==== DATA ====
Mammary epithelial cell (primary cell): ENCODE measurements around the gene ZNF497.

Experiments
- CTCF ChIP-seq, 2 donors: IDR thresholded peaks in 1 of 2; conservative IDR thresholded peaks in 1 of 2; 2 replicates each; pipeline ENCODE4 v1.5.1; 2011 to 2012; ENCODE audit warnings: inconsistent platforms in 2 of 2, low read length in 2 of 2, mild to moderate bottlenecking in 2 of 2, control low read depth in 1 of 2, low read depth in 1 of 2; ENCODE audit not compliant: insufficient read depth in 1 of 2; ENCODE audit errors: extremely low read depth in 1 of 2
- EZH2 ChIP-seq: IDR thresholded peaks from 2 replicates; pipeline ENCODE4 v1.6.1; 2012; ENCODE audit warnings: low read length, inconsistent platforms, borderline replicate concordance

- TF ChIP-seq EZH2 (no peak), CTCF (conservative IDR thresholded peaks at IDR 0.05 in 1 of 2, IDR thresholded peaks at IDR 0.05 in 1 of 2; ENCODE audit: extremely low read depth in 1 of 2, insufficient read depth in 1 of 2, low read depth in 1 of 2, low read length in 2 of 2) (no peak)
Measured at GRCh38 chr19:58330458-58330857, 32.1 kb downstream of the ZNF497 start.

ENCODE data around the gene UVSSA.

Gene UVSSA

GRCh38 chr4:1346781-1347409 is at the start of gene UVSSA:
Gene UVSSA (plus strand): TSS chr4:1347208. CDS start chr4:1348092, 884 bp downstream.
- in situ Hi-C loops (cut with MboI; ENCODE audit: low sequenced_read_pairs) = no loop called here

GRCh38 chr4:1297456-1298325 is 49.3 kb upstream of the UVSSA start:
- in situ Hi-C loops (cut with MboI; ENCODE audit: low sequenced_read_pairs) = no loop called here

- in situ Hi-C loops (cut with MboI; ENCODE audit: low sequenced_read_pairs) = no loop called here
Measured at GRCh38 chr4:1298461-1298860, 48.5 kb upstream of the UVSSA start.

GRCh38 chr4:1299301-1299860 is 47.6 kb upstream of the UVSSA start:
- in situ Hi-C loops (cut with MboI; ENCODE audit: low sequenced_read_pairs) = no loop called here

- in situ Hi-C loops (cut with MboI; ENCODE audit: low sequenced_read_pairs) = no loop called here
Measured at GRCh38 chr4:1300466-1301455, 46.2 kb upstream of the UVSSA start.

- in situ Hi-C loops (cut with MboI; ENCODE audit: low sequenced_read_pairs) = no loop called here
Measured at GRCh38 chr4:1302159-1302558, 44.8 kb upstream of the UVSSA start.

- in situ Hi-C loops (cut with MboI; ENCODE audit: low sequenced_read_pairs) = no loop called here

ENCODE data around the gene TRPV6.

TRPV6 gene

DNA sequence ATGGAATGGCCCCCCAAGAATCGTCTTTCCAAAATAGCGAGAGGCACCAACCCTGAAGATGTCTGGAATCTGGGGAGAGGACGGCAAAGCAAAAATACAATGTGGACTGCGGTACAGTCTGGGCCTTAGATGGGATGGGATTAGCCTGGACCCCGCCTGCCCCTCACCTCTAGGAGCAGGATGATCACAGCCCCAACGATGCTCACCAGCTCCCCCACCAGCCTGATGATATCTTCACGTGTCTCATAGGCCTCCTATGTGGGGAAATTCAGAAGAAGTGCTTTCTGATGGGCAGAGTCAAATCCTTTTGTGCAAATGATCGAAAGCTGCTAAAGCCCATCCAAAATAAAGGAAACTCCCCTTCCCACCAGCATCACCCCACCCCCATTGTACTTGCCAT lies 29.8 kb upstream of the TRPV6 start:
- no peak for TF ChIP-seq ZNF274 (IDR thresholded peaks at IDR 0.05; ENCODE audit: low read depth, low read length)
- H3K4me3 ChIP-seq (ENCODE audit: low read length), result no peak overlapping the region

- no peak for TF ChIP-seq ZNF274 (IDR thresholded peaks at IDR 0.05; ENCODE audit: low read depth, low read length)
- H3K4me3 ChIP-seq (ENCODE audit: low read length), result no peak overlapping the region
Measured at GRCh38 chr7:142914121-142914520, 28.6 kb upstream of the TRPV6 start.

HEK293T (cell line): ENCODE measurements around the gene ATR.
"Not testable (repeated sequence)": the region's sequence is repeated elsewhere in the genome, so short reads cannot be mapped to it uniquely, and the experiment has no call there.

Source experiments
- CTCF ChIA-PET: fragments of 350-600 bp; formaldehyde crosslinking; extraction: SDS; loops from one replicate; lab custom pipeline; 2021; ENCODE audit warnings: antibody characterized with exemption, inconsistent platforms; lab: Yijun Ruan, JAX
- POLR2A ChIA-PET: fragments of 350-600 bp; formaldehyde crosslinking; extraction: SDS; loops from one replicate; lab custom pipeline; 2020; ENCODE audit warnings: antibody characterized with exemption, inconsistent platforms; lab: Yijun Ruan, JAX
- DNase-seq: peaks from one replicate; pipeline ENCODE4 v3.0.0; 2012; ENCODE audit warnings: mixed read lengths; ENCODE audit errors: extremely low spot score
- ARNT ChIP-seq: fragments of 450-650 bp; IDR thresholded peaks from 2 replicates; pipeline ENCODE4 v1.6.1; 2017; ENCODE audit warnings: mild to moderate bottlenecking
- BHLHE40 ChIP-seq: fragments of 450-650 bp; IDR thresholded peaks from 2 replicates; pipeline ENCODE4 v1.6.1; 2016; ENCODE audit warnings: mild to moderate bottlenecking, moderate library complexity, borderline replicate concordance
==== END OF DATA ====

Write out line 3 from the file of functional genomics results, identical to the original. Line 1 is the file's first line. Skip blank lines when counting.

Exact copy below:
- CTCF ChIP-seq, 2 donors: IDR thresholded peaks in 1 of 2; conservative IDR thresholded peaks in 1 of 2; 2 replicates each; pipeline ENCODE4 v1.5.1; 2011 to 2012; ENCODE audit warnings: inconsistent platforms in 2 of 2, low read length in 2 of 2, mild to moderate bottlenecking in 2 of 2, control low read depth in 1 of 2, low read depth in 1 of 2; ENCODE audit not compliant: insufficient read depth in 1 of 2; ENCODE audit errors: extremely low read depth in 1 of 2